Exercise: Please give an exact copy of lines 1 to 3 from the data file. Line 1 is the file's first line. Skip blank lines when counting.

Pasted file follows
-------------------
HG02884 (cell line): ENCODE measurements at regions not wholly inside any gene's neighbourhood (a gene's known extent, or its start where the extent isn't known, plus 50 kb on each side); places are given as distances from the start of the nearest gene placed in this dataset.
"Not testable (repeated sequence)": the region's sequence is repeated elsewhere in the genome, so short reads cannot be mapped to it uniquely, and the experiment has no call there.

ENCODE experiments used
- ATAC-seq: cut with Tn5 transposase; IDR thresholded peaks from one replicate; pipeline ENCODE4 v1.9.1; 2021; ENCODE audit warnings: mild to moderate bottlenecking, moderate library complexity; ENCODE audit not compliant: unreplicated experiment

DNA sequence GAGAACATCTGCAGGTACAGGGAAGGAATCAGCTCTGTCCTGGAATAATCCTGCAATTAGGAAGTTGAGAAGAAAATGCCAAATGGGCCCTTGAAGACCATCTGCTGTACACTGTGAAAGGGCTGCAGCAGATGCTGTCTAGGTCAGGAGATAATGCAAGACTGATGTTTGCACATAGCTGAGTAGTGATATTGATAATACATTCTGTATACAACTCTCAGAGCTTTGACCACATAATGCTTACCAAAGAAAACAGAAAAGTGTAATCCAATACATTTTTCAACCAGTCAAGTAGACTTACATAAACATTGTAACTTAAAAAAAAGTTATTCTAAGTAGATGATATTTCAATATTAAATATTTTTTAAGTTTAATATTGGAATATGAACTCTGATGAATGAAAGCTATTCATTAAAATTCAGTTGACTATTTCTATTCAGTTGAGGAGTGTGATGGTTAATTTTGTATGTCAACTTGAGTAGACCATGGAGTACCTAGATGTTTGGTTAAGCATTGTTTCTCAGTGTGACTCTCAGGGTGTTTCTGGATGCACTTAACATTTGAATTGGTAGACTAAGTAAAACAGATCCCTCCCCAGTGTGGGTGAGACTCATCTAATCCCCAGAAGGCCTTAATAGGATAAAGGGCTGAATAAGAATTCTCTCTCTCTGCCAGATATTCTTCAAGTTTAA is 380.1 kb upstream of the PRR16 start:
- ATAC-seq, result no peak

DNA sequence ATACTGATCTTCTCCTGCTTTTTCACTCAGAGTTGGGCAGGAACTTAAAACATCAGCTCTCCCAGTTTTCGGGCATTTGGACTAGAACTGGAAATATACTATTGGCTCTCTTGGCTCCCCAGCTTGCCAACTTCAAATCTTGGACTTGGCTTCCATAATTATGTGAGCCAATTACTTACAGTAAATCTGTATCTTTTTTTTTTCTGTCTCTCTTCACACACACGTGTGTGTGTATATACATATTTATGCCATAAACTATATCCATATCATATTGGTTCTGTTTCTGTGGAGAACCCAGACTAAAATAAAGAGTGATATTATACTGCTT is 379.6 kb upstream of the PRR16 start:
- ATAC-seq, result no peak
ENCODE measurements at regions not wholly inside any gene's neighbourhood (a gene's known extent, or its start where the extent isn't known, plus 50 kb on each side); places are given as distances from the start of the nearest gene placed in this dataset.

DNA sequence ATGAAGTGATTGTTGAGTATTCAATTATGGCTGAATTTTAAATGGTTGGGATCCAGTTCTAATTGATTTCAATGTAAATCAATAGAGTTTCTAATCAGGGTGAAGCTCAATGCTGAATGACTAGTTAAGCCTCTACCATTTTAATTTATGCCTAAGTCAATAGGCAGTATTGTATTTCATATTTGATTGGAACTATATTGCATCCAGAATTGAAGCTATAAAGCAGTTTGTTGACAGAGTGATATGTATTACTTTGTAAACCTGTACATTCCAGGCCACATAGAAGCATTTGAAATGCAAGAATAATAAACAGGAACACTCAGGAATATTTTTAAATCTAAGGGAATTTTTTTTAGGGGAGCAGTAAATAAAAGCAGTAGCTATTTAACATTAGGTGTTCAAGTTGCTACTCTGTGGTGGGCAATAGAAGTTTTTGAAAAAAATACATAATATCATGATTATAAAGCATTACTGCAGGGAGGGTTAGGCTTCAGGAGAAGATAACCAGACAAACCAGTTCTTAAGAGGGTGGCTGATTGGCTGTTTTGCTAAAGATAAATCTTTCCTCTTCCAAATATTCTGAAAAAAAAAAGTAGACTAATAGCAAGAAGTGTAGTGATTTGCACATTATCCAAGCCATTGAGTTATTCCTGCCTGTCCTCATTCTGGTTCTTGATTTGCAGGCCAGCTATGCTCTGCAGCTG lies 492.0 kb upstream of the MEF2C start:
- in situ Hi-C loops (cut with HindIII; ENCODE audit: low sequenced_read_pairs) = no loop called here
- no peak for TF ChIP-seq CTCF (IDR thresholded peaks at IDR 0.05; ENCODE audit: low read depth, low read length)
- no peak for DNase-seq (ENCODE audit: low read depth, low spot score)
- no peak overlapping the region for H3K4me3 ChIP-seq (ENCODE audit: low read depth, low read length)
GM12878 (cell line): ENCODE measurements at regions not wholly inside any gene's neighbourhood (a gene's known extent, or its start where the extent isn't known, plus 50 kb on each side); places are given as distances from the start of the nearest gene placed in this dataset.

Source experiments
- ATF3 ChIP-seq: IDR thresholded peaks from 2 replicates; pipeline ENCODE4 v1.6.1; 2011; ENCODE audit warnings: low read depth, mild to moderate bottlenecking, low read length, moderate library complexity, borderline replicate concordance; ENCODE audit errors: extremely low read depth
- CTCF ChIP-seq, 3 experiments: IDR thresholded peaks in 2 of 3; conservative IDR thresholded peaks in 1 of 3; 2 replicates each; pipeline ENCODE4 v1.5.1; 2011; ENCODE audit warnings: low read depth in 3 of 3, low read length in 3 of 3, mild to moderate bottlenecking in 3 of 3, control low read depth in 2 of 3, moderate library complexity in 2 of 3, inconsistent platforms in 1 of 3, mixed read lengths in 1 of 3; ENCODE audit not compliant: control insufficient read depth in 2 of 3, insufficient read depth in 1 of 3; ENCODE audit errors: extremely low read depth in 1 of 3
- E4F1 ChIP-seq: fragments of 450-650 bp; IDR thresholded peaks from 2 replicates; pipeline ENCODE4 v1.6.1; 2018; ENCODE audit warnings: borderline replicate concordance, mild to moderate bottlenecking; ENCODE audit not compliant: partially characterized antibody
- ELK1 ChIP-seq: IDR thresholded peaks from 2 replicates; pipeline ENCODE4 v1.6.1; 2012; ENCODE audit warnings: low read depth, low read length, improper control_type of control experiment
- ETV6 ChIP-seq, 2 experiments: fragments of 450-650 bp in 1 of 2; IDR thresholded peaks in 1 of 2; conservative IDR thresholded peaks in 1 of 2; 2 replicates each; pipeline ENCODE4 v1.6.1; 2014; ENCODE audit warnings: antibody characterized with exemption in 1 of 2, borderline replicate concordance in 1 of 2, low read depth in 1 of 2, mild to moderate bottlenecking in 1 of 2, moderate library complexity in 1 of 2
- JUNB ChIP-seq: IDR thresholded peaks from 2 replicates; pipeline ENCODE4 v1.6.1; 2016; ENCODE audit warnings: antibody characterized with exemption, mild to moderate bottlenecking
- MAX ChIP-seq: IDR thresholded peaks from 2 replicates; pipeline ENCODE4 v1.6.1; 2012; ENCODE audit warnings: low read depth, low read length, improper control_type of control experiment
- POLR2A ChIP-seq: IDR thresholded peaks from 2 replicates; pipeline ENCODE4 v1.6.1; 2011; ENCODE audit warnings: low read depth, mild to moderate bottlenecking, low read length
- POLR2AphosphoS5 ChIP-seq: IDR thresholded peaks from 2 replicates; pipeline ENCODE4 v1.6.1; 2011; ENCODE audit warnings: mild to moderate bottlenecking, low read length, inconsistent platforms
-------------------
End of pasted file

HG02884 (cell line): ENCODE measurements at regions not wholly inside any gene's neighbourhood (a gene's known extent, or its start where the extent isn't known, plus 50 kb on each side); places are given as distances from the start of the nearest gene placed in this dataset.
"Not testable (repeated sequence)": the region's sequence is repeated elsewhere in the genome, so short reads cannot be mapped to it uniquely, and the experiment has no call there.

ENCODE experiments used